Good or bad – Our past, a beacon of hope for the future

4/3/20243 min read

brown wooden armchair near window
brown wooden armchair near window

The past, it seems, can never be forgotten. More often than not, it leaves indelible marks on the lives of individuals and families. One tumultuous negative incident can bring about major changes in the way a family or an individual approaches the rest of his life. In comparison, seldom does a positive incident of equal magnitude brings about similar sweeping changes. Negativity, by the sheer weight of fearfulness it brings, far outweighs positivity & its effects. As a result, any young adult is taught more about 'what he must not do', in place of 'what he should do' for leading a happy and prosperous life. And, generation after generation, normal families and individuals are conditioned to a behavior driven more by fear than hope. Thereby, losing the key to living happily without carrying the burden of past on their shoulders.

Our past, if seen as a life of an alter ego rather than our own, can be segregated into a chronological order of events that occurred as a result of good or bad decisions taken by another individual. In doing so, the victimization associated with the past events of our lives mellows down a bit and allows us to think clearly and objectively. Once the segregation is done, the failures or bad decisions can be analyzed to detect a single common or multiple common threads of behavior under different circumstances. On detection, these threads get subconsciously imprinted on our minds and can initiate a trigger, whenever, circumstances similar to the past ones, develop in our present life. The key to lessening the burden of past is to listen to this subconscious trigger, break the behavioral pattern and take better decisions than the ones taken on previous occasions.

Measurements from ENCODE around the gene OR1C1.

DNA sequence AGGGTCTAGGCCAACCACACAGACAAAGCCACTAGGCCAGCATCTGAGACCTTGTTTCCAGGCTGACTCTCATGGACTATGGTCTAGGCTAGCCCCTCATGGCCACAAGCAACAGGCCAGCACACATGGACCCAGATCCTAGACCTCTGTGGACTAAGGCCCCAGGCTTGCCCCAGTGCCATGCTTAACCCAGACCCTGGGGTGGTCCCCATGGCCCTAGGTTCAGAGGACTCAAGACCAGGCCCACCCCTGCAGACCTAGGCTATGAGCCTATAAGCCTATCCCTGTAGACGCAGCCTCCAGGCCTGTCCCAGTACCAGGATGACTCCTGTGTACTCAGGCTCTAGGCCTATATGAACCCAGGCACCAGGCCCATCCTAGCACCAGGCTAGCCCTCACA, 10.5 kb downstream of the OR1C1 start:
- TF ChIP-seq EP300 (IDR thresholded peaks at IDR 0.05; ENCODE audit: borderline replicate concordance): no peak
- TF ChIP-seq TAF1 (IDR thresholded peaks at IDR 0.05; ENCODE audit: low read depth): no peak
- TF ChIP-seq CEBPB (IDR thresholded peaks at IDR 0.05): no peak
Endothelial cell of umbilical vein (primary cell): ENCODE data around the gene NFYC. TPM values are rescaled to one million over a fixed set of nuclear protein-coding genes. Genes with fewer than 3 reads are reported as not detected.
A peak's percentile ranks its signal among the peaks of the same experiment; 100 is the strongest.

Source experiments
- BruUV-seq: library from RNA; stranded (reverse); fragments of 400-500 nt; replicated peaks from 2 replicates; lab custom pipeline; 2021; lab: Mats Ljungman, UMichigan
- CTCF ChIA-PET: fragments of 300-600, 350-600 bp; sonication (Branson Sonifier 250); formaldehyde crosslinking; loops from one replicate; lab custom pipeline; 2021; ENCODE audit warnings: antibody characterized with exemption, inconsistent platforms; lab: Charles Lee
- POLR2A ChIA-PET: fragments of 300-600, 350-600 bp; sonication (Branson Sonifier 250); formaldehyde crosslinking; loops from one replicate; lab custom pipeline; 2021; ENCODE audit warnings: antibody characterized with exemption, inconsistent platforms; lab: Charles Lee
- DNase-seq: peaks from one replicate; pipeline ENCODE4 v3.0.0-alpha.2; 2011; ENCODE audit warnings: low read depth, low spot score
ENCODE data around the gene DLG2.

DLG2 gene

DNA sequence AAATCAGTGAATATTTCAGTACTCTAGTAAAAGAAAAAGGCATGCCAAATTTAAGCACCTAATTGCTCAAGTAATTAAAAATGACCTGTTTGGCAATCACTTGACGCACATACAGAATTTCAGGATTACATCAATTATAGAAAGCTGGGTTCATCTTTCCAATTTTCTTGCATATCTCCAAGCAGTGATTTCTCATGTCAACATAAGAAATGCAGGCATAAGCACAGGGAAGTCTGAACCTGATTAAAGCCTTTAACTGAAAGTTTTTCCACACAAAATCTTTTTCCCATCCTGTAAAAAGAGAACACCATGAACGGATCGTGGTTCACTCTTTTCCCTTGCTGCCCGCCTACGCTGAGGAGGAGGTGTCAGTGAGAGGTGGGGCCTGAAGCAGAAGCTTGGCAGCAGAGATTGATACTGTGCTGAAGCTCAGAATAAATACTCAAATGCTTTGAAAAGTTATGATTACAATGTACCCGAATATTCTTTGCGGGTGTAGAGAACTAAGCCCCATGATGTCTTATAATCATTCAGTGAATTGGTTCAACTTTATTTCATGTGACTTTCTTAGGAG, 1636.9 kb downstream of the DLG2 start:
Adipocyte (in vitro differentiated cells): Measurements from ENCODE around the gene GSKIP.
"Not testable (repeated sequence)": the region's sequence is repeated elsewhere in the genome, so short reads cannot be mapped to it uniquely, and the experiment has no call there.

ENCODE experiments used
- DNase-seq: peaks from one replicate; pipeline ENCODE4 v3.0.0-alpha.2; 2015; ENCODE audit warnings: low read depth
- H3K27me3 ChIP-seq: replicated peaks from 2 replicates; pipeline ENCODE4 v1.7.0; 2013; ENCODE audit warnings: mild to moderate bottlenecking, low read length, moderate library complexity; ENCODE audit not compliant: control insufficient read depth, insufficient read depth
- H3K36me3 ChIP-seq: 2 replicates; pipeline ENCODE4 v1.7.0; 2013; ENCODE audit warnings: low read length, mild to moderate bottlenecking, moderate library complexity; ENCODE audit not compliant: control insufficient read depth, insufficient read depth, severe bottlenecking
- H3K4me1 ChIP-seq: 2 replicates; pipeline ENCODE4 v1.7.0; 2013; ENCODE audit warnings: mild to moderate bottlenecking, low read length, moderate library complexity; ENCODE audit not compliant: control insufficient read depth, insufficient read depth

Our past, as a precursor of every good that exists in our present, must also be remembered for all the wise decisions taken. These decisions can also be identified during the aforementioned segregation of life events and must also be carefully analyzed to detect the corresponding behavioral threads. Upon subconscious imprinting, these threads can help us in two ways. Firstly, as an obvious outcome, the associated trigger can aid in taking correct decisions under similar circumstances. Secondly and more importantly, the imprinting can help us in remembering our past in a balanced way - as a combination of successes and failures, instead of just failures.

Our past, for a good number of us, is traumatic to remember due to the scars made by somebody else's actions on our lives. It may be a close friend, trusted colleague, relative or even a family member, whose irresponsible deeds would've deeply hurt us in the past and years after, we may still be reeling under that blow. To lessen this pain, we must first stop fixating on the perpetrator or the incident and then gradually train our minds to focus on the well-wishers of our life. We must also realize that the balance of ‘all that is happening in the universe’ is such that, sooner or later, the perpetrator will get back the hurt and repent his past actions. The key is to forgive the sinner and embrace the good Samaritans.

Our past, it seems, can never be erased off from our lives. It has made us who we are today, and, therefore, is inseparable from our identities. However, it can be segregated into good or bad lessons and help us to live better lives in future. It can act as a guiding light by empowering us to make better choices of the people we want to be with and the daily decisions we take. But, irrespective of whether we learn from our past or not, it must be remembered that howsoever bleak the situation becomes, our present is independent of our past and how we live our present will determine the past of our future.